London: A new study claims that Earth may have had water on its surface right since the day the planet came into being.
The study suggests that Earth’s life-sustaining liquid came from the dust from which the planet was born and not simply from collisions with objects that later crashed into the planet from space.
Simulations by Nora de Leeuw of University College London and colleagues suggest that the dust grains from which Earth formed had such a tenacious grip on water that they could have held onto the molecules despite the high temperatures, reports New Scientist.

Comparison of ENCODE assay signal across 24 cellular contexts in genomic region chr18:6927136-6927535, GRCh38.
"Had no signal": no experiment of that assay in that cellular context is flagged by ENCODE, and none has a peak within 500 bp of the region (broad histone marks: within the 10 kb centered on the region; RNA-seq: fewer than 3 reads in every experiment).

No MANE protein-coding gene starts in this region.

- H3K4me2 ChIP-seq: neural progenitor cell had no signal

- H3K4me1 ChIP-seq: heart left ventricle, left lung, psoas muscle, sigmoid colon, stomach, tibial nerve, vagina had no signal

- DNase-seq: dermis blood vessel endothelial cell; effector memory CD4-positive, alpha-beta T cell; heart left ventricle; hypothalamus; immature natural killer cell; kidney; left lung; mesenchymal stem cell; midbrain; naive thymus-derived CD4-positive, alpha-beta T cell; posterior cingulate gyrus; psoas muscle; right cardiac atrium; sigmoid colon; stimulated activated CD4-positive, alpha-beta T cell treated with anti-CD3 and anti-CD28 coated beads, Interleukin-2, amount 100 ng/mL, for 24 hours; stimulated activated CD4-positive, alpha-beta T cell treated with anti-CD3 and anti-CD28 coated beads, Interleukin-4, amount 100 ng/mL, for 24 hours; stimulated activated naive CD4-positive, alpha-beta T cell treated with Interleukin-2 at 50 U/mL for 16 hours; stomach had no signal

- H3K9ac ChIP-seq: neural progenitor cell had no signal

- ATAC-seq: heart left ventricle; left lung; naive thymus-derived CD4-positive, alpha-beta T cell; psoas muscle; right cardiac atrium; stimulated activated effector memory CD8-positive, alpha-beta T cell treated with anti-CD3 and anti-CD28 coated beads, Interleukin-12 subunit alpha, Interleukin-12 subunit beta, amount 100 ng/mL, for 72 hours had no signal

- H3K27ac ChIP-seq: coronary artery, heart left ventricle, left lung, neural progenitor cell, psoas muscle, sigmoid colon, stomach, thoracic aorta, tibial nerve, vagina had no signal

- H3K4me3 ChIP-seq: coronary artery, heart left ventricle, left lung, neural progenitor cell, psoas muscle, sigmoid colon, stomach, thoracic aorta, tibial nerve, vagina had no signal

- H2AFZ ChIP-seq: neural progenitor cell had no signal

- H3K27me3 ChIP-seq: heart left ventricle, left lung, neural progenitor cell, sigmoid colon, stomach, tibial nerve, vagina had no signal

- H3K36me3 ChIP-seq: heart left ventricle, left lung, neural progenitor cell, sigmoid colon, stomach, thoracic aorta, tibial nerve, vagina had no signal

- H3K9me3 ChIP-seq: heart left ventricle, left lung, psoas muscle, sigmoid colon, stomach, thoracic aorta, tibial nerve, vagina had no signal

Leeuw`s team created computer models of dust grains made of olivine, a common mineral both in our solar system and outer space. The team calculated what happened when water molecules attached themselves to the irregular surfaces of these fluffy grains.
This process releases a lot of energy, which means that a large amount of energy would be needed to detach the molecules.
According to the models, the dust grains should be able to hold onto water at temperatures up to 630 Degrees C - high enough for them to have retained it during Earth’s formation.
"Some of the Earth’s water probably came from this source, and quite possibly most of it," said co-author Michael Drake of the University of Arizona, Tucson.
However, dust may not have been the only source. Some asteroids are known to be rich in water, and some of these would inevitably have crashed into Earth during the chaotic early days of the solar system.
The study is published in Chemical Communications.